Server SAN To Exploit Hyper-convergence Trends

Server SAN has emerged as a key leg of a compelling solution to performance slowdowns.  Server SAN storage is closer to the processor, thus reducing the time data runs on I/O interconnects. As a result, Server SAN is rapidly replacing traditional array storage, a trend which will accelerate by the end of the decade.  Hyperscale storage, largely server cloud and other service providers who do not use traditional arrays, is also growing rapidly.

Wikibon estimates the total enterprise worldwide Server SAN Storage market will be around $37 billion in 2026, a large majority of all storage spending, fundamentally replacing traditional disk arrays by the mid-2020s.

Figure 2: The Growth Projections of Enterprise Server SAN, Hyperscale Server SAN, and the Decline of Traditional SAN/NAS Storage ArraysSource: © Wikibon 2016 Server SAN Project
Figure 1 – The Rise of Server SAN
Source © Wikibon 2016, downloaded from, Figure 2.

Flash Storage To Improve Storage Productivity

Adopting a flash-only strategy for active data will enable server SAN solutions to run even faster. Flash devices are much faster that traditional disk systems across all important metrics, including both read and write access times. How much faster? The latency of disk devices is measured in milliseconds; latency from flash devices typically is measured in microseconds. As a result, I/O times for flash devices are much lower than disk devices, other things being equal. By lowering I/O times you can improve CPU utilization. I/O wait time is the bane of a DBA’s and storage administrator’s life, and fast flash dramatically improves utilization of both servers and people.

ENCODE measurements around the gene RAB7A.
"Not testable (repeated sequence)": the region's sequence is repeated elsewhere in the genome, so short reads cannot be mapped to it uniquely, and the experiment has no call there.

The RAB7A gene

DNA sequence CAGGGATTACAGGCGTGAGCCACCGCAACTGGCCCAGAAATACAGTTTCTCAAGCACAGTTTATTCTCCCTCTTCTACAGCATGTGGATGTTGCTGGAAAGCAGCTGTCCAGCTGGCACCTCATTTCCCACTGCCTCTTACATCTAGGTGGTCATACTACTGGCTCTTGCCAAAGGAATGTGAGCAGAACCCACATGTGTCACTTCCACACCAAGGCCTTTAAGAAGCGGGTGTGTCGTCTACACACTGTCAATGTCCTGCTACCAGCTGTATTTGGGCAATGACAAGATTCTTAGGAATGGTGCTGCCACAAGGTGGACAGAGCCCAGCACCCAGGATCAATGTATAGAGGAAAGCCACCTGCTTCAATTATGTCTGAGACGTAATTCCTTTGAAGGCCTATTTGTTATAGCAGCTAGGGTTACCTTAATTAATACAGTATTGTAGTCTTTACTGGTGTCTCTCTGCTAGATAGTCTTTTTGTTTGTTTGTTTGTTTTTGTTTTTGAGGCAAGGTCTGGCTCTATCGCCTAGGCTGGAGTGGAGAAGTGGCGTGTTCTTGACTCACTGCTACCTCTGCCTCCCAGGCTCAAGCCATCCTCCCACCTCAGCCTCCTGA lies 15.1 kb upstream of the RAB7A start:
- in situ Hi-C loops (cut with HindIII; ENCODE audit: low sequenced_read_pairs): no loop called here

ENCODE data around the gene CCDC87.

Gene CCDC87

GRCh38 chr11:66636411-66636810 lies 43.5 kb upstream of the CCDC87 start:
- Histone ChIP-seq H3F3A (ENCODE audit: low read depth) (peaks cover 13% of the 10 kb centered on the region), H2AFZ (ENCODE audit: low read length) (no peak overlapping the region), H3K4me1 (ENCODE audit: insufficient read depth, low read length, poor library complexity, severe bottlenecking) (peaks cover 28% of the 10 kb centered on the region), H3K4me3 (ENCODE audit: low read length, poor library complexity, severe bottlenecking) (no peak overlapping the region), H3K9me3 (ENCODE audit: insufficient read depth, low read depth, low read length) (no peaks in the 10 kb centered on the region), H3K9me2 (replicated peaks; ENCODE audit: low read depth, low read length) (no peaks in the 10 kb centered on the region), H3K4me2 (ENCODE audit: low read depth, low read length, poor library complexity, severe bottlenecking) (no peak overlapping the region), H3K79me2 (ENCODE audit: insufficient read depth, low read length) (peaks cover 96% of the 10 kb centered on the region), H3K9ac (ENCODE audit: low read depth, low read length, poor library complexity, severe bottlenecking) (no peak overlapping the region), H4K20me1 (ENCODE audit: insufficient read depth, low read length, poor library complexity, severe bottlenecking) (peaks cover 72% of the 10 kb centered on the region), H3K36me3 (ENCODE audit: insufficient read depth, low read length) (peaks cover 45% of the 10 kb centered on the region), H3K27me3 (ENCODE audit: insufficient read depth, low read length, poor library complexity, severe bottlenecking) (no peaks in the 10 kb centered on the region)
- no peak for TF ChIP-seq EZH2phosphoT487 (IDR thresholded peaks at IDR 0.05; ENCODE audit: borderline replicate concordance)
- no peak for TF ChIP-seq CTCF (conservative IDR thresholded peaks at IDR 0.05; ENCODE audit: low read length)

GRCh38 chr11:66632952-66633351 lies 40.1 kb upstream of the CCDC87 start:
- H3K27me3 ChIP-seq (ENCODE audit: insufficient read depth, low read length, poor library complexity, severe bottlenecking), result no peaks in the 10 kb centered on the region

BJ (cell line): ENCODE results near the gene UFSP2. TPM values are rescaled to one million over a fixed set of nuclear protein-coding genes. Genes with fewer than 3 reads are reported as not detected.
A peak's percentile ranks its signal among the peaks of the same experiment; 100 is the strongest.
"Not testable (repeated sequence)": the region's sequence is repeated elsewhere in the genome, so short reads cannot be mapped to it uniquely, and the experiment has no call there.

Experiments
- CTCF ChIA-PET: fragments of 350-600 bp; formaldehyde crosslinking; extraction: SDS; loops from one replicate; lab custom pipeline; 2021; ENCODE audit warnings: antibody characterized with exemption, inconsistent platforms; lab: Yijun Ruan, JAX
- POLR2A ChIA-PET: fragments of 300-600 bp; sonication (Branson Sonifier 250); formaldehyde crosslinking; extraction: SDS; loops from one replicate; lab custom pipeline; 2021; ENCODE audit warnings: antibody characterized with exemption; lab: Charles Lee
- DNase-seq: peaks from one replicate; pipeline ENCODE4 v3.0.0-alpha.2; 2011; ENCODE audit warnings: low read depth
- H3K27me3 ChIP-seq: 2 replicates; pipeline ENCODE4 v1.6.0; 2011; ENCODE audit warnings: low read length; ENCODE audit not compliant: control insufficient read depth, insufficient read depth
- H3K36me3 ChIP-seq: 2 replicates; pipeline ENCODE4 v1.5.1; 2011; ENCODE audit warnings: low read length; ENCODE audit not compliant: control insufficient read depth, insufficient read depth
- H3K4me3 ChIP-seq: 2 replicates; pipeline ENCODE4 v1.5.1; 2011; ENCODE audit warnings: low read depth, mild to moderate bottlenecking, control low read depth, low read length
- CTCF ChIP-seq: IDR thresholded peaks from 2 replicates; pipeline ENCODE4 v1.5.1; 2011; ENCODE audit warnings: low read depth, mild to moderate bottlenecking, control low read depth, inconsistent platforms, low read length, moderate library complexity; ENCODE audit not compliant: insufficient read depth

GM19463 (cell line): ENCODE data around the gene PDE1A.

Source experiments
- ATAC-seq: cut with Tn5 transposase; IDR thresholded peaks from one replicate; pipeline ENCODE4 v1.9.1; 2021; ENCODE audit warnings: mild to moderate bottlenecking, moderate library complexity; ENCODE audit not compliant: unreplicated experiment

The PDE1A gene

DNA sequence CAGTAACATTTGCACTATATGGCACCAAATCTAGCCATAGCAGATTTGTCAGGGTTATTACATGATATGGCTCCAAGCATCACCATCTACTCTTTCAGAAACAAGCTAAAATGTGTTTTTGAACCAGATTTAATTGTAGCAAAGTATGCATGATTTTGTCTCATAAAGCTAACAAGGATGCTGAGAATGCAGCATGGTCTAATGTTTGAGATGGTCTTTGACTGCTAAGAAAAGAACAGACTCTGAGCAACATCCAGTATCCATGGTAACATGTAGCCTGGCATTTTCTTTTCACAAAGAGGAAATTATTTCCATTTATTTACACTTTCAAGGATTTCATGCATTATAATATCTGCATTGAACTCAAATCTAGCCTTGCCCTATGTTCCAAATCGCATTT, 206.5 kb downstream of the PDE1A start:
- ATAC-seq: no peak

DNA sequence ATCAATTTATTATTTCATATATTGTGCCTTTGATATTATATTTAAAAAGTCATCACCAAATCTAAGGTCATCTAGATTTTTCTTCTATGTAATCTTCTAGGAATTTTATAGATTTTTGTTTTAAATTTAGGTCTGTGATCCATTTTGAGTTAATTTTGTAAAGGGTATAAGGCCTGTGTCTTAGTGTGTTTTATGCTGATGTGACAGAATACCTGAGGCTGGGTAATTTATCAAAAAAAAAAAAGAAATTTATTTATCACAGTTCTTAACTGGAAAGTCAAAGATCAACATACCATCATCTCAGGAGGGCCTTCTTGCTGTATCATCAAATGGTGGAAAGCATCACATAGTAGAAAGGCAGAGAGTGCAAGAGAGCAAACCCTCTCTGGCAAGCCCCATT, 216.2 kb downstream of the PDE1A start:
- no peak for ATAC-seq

For databases, I/O response time is especially critical, especially the predictability of I/O response times. I/O jitter, the variability inherent in disk-based solutions,  is as important a factor to throughput as the average response time. A very few long outages can have a crippling effect on database throughput.

The savings in licenses, CPU time, and, most expensive of all, the savings in people time, required DBAs, systems administrators required to constantly monitor the I/O space for the database performance. From a total TCO perspective, it’s very easy to cost justify flash as best of breed for active data.

Another benefit of flash is that one can make a snapshot of the data, and use it immediately for other applications, which can’t be done with disk.  For example, if you can snapshot a copy of the production database, you can immediately have 30 developers with a full snapshot of the main production database and working straightaway on the latest full copy vs. having to wait weeks for copies of the copy to reach all the interested parties.

I/O Parallelism To Accelerate Storage Subsystem Performance

Traditional storage arrays have tried to attack the parallelization problem by having a large number of processes dedicated to parallelization. A typical array may have 16 different processes parallelizing the data. One needs extra cores and extra processing power to make this sort of parallelization work.